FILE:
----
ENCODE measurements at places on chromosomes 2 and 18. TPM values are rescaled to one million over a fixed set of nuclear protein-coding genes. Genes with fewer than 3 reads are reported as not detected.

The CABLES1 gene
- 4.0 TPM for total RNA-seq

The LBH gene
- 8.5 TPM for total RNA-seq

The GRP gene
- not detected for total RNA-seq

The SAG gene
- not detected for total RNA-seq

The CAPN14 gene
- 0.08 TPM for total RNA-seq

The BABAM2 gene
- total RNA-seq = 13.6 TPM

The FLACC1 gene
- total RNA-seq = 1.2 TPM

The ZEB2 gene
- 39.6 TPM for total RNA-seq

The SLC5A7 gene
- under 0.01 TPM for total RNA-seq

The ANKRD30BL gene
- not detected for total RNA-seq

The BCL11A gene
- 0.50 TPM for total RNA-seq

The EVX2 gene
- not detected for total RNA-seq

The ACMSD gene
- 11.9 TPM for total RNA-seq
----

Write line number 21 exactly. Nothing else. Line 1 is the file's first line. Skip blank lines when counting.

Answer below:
- not detected for total RNA-seq